Christmas Holiday Plant & Pet Cautionary Tips
While the holiday season is a joyous time of year, it is still important to take extra precautions when pets are out and about. This is especially true when plants and flowers are added to the holiday celebratory environment.
Here are some of the holiday plants and flowers which can be toxic for your pet, and which are prevalent at this time of year:
Poinsettia (Euphorbia sp.)
Poinsettia is probably the most frequently seen and talked about holiday plant. However, contrary to what most people have heard, it is not as toxic as rumored. In fact, some consider it non-toxic. Yet, it is still a good idea to always keep your pet(s) away from any potential exposure to items which could be irritants or toxins. The most toxic part is the sap from the leaves (not the flower). Typically, it can cause skin and mouth irritation, and sometimes cause vomiting.
Mistletoe (Phoradendron sp.)
The berries, leaves, and stems are considered toxic. It can cause significant signs of toxicity even to the point of death. Some of the symptoms include vomiting, diarrhea, anorexia, drooling (ptyalism), excessive urination (polyuria), tremors, difficulty breathing, decreased heart rate (bradycardia), low blood pressure (hypotension), collapse, erratic behavior, hallucinations, seizures and as mentioned even death.
Holly (ILEX sp.)
It is the berries which are the most toxic. But, the leaves can be too. The severity of signs is dependent on how many berries are ingested. Holly is not as poisonous as mistletoe, but it can lead to intense vomiting and diarrhea. Also, anorexia, lethargy, mental depression, tremors, seizures, and death are possible. (Note: It seems that some birds seem to eat them, and develop a “high” or “buzz” on them.)
The flower, stalk and bulb are toxic. Typical symptoms of toxicity are vomiting, diarrhea, anorexia, ptyalism, tremors, lethargy, depression, and abdominal pain.
Christmas (Pine, Fir) trees
Christmas trees are considered mildly toxic. The oils from the tree are irritating to the mouth and stomach, causing ptyalism and vomiting. If the tree needles are ingested, they can lead to lethargy, vomiting, obstructions (blockages) and perforation (punctures) of the bowel (intestines). The more that a pet ingests, the more likely they are to have clinical problems. Even more of a potential concern with toxic reactions is the water which nourishes the tree. The standing water can harbor bacteria, molds, or other agents like fertilizers besides the tree oils and resins. Pets can become extremely sick with only a few sips. Due to these potentials, many pet advocacy groups recommend artificial trees. They don’t drop needles, they don’t dry out, they aren’t a fire hazard, and they are reusable.
Christmas cactus, Thanksgiving cactus, Easter cactus (Schlumbergera or Zygocactus sp.)
This plant seems to be of low toxicity. If ingested in small quantities, many times there are no signs of problems. But, in larger quantities, vomiting (possibly with blood), diarrhea (possibly with blood), and mental depression have been reported.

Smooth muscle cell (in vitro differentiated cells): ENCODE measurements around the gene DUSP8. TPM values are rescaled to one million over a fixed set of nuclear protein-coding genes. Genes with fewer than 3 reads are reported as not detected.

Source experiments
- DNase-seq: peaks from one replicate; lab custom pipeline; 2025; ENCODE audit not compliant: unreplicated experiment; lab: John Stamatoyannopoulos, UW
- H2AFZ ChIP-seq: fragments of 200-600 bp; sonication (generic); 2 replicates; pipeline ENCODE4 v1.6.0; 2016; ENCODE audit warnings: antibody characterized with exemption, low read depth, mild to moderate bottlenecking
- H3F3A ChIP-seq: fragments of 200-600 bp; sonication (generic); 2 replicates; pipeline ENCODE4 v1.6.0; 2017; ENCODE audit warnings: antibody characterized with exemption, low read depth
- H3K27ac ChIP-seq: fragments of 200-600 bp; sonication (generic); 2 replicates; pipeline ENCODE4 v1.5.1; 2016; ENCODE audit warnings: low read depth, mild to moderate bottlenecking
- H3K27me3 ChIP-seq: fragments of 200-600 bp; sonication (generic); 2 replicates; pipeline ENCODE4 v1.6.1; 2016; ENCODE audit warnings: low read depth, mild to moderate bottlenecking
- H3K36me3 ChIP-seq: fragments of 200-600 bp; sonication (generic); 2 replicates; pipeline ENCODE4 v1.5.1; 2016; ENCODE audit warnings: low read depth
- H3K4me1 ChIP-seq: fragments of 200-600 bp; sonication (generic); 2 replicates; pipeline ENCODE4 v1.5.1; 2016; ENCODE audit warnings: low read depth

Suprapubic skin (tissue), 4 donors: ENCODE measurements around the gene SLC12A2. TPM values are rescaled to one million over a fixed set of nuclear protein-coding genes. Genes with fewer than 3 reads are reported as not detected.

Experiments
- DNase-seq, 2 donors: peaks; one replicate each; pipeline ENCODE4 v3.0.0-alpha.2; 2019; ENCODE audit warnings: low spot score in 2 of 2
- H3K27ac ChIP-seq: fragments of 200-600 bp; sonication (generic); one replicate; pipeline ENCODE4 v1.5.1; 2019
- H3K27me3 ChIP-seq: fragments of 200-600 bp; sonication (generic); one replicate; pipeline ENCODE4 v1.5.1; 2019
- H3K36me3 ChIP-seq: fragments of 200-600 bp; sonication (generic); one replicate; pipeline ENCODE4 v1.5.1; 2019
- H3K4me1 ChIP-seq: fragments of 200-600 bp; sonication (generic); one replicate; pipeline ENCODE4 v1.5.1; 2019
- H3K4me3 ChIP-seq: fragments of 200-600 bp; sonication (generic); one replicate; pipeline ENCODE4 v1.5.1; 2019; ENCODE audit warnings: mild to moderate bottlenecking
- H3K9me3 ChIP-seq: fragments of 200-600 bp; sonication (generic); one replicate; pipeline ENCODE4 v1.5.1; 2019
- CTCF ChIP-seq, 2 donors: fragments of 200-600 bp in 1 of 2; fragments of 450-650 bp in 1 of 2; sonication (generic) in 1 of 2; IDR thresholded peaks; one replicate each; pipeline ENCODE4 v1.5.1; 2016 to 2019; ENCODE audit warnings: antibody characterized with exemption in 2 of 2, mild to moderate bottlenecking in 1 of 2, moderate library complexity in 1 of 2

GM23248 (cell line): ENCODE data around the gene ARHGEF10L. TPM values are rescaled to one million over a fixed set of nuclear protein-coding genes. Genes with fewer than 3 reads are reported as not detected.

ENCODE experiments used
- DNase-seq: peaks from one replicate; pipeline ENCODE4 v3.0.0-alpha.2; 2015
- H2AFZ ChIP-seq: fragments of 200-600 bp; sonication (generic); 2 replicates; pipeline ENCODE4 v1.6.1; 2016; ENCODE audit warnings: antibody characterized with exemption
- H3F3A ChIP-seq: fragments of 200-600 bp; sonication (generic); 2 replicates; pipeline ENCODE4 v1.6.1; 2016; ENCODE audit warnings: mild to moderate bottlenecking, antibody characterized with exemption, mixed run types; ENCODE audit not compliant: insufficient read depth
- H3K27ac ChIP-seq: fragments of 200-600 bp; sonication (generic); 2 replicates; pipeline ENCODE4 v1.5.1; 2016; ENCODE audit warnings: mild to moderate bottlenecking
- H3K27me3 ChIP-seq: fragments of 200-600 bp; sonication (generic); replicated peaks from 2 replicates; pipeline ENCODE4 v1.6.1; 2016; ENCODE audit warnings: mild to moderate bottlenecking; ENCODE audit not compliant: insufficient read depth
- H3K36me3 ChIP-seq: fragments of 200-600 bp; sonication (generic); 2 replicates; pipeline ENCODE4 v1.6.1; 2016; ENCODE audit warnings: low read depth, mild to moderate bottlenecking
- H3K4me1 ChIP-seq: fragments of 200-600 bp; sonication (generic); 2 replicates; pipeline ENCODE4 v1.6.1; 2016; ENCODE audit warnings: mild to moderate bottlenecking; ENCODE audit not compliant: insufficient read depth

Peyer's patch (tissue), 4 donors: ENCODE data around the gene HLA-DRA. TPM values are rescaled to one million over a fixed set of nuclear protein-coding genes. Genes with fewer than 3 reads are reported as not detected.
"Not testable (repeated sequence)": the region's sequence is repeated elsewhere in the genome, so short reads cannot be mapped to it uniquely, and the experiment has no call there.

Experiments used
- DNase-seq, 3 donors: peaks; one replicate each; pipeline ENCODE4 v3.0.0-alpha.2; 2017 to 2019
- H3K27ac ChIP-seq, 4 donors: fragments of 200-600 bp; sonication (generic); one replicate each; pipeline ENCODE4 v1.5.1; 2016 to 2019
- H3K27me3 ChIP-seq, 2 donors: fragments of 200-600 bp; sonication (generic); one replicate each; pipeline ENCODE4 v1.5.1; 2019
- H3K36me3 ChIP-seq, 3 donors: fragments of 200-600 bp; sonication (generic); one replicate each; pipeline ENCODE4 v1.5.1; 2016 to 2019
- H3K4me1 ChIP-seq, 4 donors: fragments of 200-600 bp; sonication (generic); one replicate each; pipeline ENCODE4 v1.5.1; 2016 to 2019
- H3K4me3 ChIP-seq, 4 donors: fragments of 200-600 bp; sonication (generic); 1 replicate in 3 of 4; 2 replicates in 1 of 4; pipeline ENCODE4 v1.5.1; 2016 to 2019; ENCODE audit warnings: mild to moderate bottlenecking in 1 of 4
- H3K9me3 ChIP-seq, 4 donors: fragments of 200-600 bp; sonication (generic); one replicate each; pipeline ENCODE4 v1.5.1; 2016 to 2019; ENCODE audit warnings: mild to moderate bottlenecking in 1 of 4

Lilies and Daffodils
These can be popular plants or flowers during the holidays. They are very toxic for cats (especially the bulbs), and can be problematic in dogs too. Clinical signs can be severe and include such symptoms as gastrointestinal signs (i.e. vomiting and diarrhea), cardiac (heart) arrhythmias, kidney failure, convulsions, and even death.
Possible signs with ingestion are vomiting, diarrhea, ptyalism, depression and anorexia.
Crocus (Colchicum sp.)
Ingestion can result in mouth irritation, vomiting, diarrhea, shock, kidney failure, liver failure and bone marrow suppression.
Jerusalem cherry (Solanum sp.)
A plant with orange and red berries and is usually used as a centerpiece. These berries can be extremely toxic. Ingestion usually results in vomiting, diarrhea, mouth ulcers, mental depression, shock, seizures, respiratory depression and even death.
Christmas rose (Helleborus sp.)
A plant with a white flower. The whole plant is toxic. The most commonly seen signs are vomiting, diarrhea with blood, abdominal pain, and delirium.
Ultimately, the best way to avoid your pet becoming ill from ingesting a toxic plant is to not allow them into your household. However, if they are present, monitor your pet’s interest in these plants.
Be aware that many toxins have no specific antidote. Toxicities can range from mild to severe depending on the species of plant and how much was ingested. Be aware of which ones are potentially toxic. Make sure your pet can’t contact them readily. Check the plants for any signs of being chewed upon or missing leaves. Monitor your pet for any signs of illness.
If you suspect your pet has ingested some sort of toxin, it is extremely important to contact your veterinarian, your local pet emergency hospital, and/or a poison control center such as the ASPCA National Animal Poison Control Center at 888.426.4435.
They will assist you in determining what the best course of action is for your pet’s situation. Knowing what type of plant (or toxin) was ingested, how much was ingested, the time of ingestion, and what symptoms your pet is showing will help your veterinarian take appropriate action.
While not all situations will end up with a happy outcome, most will. The emergency treatments and supportive care provided by your veterinarian and his/her technical staff can make the difference between life and death.